Tuesday, August 24, 2010

Another farm day

Sunday we did another day of shooting for the cookbook, this time at farms in the South Bay. We saw tomatoes, onions, arugula, carrots, corn, strawberries, and epazote, and met the people who grow them all!

Here are red onions poking up from the ground:

And a cool tractor that builds rows and plants seeds at the same time:

(that's Martin, famous for his lovely lettuces)

And here is our photographer, France, who is finding the perfect angle to capture these gorgeous rows:

It was a long but fruitful day, in more ways than one...every farmer we saw sent us off with an armful of veggies!

Sunday, August 1, 2010

5 Ways That Spain Changed My Life (or, what I did on my summer vacation)

Looking back on the last two months, it's pretty unbelievable how many different foods I've eaten while here in Spain. It's been interesting to try new foods, of course, but the experience has had a larger impact on me. All this exposure to Spanish cooking has fundamentally changed the way I think about food in several ways:
  1. Dinner at 10 p.m. - Yes I Can! As in many European countries, nobody in Spain eats dinner before 10 p.m. (Most restaurants don't even open until 9 p.m.) And I have to say, I was pretty apprehensive about this. Seriously, how can one possibly wait until the double digits to eat dinner without turning into a famished, raging, hate-ball of hunger? Well, I discovered that the key is to sleep until 9 a.m. When you do that, breakfast is at 11 a.m., which means you aren't hungry for lunch until at least 2 or 3 p.m., which puts you well on your way to a late dinner. Easy. 
  2. Even more legume love. I was already pro-bean before coming to Spain, but people here really know to do it right. The beans themselves are excellent to start with - buttery, melty, and unbelievably tender - but they're usually also simmered with some pork fat, chorizo, and blood sausage. The result is rich, unctuous magic.

    Pork and beans have never been so good.
    No pork, but still fab with lots of garlic and parsley.
  3. If you can put it on a slice of bread, you can eat it standing up! I used to really hate eating standing up (and I still refuse to eat while walking), but the pintxo scene in San Sebastian taught me a thing or two about the merits of non-seated eating. There, the pintxos (two-bite delicacies on a slice of bread) are generally self-serve from plates lined up along the bar. Seats are hard to come by anyway, but staying on your feet offers a distinct advantage; it means you're only two or three steps away from trying that yummy looking crab pastry at the other end of the bar. It's more interactive and, to my surprise, a really fun way to eat.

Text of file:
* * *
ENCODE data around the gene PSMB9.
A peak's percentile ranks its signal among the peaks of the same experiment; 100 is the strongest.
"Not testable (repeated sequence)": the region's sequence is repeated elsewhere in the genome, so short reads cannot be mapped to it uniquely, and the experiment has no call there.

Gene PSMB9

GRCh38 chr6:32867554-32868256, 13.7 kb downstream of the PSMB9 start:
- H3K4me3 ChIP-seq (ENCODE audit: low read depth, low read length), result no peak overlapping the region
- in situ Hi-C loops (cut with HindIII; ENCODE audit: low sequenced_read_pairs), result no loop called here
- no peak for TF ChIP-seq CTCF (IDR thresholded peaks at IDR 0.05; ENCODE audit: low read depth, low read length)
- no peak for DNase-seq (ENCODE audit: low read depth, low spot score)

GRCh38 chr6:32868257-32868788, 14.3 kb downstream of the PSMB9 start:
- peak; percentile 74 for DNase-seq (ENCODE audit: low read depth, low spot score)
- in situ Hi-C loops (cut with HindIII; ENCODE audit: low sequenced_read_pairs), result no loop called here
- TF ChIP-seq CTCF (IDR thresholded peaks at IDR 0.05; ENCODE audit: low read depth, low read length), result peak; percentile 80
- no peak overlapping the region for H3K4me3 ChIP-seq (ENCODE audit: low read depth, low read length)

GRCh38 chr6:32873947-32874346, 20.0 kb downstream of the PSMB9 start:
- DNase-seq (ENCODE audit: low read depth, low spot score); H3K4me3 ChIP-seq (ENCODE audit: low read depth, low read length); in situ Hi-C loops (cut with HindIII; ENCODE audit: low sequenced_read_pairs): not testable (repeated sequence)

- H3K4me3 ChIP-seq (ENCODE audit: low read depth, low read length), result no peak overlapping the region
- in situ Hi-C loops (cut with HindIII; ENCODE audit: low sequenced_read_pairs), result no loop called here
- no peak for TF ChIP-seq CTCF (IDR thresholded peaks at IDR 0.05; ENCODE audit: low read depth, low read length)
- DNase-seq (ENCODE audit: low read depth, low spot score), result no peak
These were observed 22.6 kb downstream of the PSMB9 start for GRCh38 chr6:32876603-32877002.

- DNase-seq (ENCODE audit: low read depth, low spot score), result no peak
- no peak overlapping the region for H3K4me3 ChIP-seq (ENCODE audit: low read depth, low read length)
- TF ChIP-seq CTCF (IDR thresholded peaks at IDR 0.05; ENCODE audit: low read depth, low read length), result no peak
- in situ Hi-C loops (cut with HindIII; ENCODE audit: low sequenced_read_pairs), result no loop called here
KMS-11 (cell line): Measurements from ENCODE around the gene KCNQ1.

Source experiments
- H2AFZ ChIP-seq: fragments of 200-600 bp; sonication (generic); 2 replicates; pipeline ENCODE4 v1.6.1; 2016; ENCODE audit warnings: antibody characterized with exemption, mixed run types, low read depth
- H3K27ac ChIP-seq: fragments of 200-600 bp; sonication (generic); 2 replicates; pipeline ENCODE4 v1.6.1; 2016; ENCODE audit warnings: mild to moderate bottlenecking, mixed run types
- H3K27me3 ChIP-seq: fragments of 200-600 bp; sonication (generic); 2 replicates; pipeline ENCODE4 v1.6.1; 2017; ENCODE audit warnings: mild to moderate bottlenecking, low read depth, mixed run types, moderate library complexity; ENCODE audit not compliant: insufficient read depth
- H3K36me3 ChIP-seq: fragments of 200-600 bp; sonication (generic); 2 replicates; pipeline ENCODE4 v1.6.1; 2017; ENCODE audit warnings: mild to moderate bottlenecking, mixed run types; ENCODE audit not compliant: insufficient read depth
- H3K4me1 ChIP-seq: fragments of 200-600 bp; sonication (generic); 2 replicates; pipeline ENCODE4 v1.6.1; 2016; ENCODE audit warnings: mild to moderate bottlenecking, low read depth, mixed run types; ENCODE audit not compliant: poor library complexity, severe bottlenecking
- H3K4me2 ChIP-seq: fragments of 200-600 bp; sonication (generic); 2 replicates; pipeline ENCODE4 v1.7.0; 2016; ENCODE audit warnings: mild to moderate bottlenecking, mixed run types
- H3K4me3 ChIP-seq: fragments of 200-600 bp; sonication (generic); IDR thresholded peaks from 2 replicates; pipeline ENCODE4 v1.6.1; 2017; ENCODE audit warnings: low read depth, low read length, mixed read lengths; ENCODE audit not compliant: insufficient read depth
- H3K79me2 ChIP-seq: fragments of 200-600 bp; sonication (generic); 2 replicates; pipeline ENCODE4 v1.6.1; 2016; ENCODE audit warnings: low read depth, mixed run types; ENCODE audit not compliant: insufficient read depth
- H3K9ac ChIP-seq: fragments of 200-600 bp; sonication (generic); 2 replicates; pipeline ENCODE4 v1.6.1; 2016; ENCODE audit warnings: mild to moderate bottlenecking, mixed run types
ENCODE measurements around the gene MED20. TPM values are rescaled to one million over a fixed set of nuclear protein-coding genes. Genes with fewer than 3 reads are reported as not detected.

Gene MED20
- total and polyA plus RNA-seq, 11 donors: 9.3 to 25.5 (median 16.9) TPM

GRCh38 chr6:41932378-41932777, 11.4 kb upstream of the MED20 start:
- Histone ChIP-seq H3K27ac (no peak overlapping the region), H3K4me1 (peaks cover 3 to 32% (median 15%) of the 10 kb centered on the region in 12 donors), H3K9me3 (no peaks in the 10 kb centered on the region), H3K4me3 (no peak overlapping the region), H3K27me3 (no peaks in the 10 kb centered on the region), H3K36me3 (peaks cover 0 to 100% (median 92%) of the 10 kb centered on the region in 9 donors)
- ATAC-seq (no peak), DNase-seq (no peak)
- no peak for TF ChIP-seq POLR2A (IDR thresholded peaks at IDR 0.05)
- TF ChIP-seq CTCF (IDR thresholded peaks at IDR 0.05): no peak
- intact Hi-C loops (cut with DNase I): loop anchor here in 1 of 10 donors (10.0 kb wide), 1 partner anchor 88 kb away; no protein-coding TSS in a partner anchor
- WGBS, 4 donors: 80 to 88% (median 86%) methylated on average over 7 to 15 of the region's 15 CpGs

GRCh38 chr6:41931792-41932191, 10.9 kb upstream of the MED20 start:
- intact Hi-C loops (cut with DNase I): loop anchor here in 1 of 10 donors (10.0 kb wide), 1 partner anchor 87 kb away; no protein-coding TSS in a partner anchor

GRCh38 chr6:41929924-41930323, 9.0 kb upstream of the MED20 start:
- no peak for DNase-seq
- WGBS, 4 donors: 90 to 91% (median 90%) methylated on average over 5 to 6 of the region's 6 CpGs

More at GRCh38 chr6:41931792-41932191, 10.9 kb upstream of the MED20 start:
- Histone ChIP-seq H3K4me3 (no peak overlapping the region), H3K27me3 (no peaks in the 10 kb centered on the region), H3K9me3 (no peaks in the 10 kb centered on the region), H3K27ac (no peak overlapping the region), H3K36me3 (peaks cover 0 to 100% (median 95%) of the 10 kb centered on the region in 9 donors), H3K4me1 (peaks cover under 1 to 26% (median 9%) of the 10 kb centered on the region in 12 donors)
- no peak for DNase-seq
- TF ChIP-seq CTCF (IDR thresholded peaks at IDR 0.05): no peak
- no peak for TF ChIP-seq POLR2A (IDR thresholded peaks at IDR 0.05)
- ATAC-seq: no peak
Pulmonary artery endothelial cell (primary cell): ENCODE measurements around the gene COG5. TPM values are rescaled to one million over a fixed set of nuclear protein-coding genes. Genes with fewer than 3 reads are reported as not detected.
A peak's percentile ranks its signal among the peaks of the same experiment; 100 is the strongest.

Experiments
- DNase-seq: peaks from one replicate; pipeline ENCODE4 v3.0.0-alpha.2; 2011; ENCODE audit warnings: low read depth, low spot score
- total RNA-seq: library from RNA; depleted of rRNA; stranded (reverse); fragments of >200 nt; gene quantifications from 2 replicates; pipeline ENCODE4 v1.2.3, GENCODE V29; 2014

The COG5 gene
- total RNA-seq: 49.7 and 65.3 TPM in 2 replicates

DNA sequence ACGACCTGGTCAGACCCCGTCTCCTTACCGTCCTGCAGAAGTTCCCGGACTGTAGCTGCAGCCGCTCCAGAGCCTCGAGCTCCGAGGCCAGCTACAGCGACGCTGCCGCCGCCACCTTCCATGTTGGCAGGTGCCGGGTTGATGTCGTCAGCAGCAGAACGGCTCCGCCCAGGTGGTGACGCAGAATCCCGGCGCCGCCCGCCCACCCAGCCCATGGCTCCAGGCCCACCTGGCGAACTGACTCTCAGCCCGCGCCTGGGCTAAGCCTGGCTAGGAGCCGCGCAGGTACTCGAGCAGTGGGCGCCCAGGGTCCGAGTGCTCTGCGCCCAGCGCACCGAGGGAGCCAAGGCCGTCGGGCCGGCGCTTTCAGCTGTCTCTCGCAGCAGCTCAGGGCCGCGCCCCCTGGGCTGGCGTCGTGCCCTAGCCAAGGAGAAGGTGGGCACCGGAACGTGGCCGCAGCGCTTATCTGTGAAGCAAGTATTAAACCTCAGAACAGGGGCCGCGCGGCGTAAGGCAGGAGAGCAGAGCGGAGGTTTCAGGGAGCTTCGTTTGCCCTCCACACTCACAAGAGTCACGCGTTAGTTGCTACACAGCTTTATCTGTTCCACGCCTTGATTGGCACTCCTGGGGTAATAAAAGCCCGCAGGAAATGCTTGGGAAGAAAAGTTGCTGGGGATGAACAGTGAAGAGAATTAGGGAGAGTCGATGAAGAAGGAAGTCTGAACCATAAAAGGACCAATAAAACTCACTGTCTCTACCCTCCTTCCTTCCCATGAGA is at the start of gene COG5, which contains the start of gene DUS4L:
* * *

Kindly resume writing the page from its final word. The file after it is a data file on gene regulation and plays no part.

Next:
I'll gladly stand for these little gems.
  4. Simple really means simple. One of the best things I've eaten over the past two months is the pan cristal at La Taberna del Gourmet in Alicante. To say it's bread with tomatoes and olive oil on it is a serious disservice to the crunchy crackly billowyness of the bread...the freshness of the grated (shaved?) tomatoes...the fruitiness of the olive oil...the perfectness of the salt. It's a simple combination that's found all over Spain, but this particular version is exceptional. The ingredients are unabashedly few, but the quality of each is indisputable, and the result is transcendent.
  5. Pan cristal in all its simple glory.
    Another example of the "simple" ethos: When you can fry, you don't need no stinkin' sauce. Why do we Americans always insist on condiments for fried foods? French fries, chicken nuggets, onion rings, fish sticks...it's unthinkable to serve them without ketchup, "sweet n sour" sauce (ugh), or tartar sauce. I'm here to tell you that it's not necessary. The Spanish do love their fried things: croquettes, fresh anchovies, hell, they even fry their bread sometimes. But you hardly ever get more than a wedge of lemon with it. And you know what? That acid is all you need. Again, it comes down to good ingredients and a solid execution.  
    Boquerones (teeny anchovies) lightly battered and fried.
  6. With good olive oil, everything is better. At Alicante's central market, I bought a liter of olive oil for 4 euros. Despite its laughably low price, it was intense and flavorful and better than what $20 would buy you in the States. Because this olive oil was so good and so cheap, I used it for everything from sauteeing to salad dressings to drizzling over finished dishes (or "finishing it in the Spanish style," as I have come to call it). The result? Everything tastes better. I may not find the same bargain in once I'm back in the States, but I'm stuck on good oil, no matter the price. Because basically, good olive oil makes you a better cook.

    Goodbye, sweet evoo. I'll miss you.